While mandating masks in schools to prevent the spread of COVID-19 has garnered some criticism, mandating vaccines for students and staff could very well turn out to be quite another ballgame, one of Maryland’s leading public health officials told a panel of state lawmakers on Monday afternoon.
“In the case of masks it seems really simple. It is one of a few things that you can do. It is not a huge infringement. It works pretty well,” Dr. Daniel Salmon, a professor and the director of the Institute for Vaccine Safety, Johns Hopkins Bloomberg School of Public Health, said at a virtual Senate Education, Health and Environmental Affairs Committee hearing. “I think with vaccines the equation is a little bit more complicated.”
Salmon added: “I never would have predicted how controversial masks have become. I think the argument for teachers is easier and more compelling than it is for children. Both because it is a workplace issue and therefore a requirement for employment, versus a child, who is a vulnerable population.”
But if vaccines are to become mandatory in schools, teachers should be vaccinated before students are, Salmon said.
Sen. Paul Pinsky, D-Prince George’s, who is chair of the committee, followed-up and asked Salmon whether the FDA’s recent decision to give full approval to Pfizer BioNTech COVID-19 vaccine and the CDC’s recommendation that everyone 12 years of age and older should take it might make it less “complicated” for schools to mandate the vaccine for children in that age group.
Salmon said he agreed with Pinsky’s premise, but that right now it may be too early for vaccine mandates.
“Yes. And we have seen full approval now for one vaccine… But I think the burden for safety is higher to make it mandatory than it is to make it authorized or licensed. They are all important. The approval is meaningful…I would argue that to make it mandatory, and I think many people would agree, that you need more confidence in the safety than you would to simply to make it available.”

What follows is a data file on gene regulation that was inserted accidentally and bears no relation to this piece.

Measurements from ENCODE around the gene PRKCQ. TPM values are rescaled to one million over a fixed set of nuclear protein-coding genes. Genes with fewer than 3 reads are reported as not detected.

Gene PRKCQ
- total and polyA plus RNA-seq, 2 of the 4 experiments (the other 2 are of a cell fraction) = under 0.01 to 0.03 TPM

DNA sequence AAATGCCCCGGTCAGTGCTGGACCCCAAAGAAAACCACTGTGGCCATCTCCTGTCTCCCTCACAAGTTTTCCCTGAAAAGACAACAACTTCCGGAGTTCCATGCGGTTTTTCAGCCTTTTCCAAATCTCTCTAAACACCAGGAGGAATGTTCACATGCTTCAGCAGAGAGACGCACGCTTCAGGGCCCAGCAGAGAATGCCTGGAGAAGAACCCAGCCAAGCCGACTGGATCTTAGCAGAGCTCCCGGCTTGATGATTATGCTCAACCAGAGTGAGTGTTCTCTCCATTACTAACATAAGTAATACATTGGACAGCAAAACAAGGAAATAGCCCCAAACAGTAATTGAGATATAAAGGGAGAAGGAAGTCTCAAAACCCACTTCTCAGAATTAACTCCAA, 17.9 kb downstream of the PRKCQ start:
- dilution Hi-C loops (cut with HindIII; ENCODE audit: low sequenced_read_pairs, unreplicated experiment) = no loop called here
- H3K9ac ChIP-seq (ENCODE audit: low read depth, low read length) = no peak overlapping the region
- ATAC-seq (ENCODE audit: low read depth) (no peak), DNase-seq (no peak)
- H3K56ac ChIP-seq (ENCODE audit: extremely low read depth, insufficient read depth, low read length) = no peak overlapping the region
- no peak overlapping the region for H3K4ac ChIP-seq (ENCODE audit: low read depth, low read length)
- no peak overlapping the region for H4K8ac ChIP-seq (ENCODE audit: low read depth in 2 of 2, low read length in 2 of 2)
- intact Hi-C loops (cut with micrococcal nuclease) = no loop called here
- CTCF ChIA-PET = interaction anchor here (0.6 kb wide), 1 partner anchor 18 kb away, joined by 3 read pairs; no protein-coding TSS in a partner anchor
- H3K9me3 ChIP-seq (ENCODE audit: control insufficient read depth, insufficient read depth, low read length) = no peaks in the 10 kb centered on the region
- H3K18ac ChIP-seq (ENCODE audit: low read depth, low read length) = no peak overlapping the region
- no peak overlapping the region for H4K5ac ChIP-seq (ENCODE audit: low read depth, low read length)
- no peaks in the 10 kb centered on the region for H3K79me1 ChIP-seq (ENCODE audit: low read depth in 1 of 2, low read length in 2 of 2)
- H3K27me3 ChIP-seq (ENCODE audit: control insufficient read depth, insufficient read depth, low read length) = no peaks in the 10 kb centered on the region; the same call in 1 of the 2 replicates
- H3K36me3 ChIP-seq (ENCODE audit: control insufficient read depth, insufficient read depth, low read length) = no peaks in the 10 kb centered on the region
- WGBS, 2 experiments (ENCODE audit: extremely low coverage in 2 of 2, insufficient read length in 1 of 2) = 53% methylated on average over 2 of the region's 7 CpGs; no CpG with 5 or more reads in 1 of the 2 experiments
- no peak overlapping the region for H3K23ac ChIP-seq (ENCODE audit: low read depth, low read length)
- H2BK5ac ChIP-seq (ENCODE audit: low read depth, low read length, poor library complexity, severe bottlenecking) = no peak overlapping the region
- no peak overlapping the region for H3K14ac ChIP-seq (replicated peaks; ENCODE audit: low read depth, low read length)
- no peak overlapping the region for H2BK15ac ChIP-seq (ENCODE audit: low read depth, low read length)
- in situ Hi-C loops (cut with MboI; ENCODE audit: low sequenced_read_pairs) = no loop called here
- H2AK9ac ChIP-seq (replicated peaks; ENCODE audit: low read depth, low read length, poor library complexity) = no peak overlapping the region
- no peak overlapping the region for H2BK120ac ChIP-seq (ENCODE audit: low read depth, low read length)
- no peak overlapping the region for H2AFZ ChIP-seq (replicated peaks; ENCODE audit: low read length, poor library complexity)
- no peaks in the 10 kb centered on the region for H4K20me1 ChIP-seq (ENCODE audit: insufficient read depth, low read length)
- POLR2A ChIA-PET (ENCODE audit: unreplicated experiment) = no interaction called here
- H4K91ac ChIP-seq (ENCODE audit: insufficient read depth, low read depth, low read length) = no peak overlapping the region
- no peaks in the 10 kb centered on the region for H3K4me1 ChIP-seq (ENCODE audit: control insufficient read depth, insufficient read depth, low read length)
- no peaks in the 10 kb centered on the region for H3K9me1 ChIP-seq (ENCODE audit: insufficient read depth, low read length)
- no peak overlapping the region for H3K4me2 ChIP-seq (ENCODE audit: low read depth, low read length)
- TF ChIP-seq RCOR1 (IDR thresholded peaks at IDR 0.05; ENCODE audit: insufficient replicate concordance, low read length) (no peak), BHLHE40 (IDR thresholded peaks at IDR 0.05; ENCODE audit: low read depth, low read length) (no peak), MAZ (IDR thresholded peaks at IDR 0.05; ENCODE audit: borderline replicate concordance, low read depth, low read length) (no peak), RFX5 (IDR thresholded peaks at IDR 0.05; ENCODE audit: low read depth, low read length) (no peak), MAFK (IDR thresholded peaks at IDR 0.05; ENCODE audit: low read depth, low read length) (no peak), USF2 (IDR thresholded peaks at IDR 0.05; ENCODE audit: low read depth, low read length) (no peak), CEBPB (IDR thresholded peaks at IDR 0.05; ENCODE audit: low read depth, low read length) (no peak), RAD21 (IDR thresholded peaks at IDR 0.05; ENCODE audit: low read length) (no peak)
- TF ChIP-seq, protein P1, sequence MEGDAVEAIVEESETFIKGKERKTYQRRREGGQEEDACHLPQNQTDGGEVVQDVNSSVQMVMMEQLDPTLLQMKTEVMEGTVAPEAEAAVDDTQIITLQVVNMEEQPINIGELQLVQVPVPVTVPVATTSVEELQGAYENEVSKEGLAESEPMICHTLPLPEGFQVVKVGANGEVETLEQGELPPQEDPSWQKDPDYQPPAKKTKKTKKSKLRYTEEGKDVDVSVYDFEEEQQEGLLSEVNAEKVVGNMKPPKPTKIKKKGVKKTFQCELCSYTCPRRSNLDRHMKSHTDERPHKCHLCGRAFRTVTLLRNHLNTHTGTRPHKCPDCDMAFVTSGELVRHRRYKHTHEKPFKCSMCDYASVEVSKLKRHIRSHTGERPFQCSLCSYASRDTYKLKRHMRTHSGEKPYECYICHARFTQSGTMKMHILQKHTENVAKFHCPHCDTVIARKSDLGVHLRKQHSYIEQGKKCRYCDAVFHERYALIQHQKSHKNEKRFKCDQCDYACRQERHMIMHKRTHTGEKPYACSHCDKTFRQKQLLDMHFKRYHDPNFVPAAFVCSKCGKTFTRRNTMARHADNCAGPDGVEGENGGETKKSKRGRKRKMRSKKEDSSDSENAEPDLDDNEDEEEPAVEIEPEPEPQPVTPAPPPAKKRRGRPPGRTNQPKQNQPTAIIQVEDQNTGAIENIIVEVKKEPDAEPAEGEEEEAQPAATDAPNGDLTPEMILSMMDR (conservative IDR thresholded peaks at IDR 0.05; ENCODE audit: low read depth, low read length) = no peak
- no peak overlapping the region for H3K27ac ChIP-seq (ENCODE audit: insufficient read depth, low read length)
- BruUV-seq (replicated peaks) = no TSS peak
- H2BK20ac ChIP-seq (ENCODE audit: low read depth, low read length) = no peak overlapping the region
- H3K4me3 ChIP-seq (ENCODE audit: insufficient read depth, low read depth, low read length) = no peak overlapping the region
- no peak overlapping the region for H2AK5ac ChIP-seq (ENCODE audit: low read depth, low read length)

Sen. Clarence Lam, D-Baltimore and Howard, who is a physician, inquired as to when it might be “appropriate” to mandate the vaccine for children.
Salmon said it would be wise to wait for full approval.
“My own belief is that we need approval and not just authorization in order to mandate it. And we do not have that yet, at least for younger children. So that is an important piece. I do not think it is necessary.”
Lam pressed Salmon for further explanation as to why he believes it is necessary to wait that long.
Salmon said public support is critical when considering vaccine mandates.
“My answer is not just about risks and benefits. But it is pragmatic. And if you try to mandate a vaccine before you have widespread support you really risk public backlash. And HPV is a great lesson in that. The premature effort really undermined the immunization program for decades. We could be in a place where the benefits outweigh the risks, so there would be an ethical or even a legal argument for mandating it. But if pragmatically it creates a great backlash, you may not actually accomplish much, other than undermining confidence in the program.”
But Dr. Monica Goldson, Chief Executive Officer of Prince George’s County Public Schools, said health considerations were the only criteria she considered when mandating vaccines for all of the teachers and staff under her jurisdiction.
“If I focused on the political piece of it, I would never be able to make a decision. And so I have to focus on the health side of it. I’m sorry.”
Goldson said that while the school system does provide medical and religious exemptions, staff members who are not able to show proof of vaccination must submit to routine testing.
As of today most of Maryland’s public schools are back in session.
After Labor Day all of the state’s public schools will have returned for the 2021-22 academic year.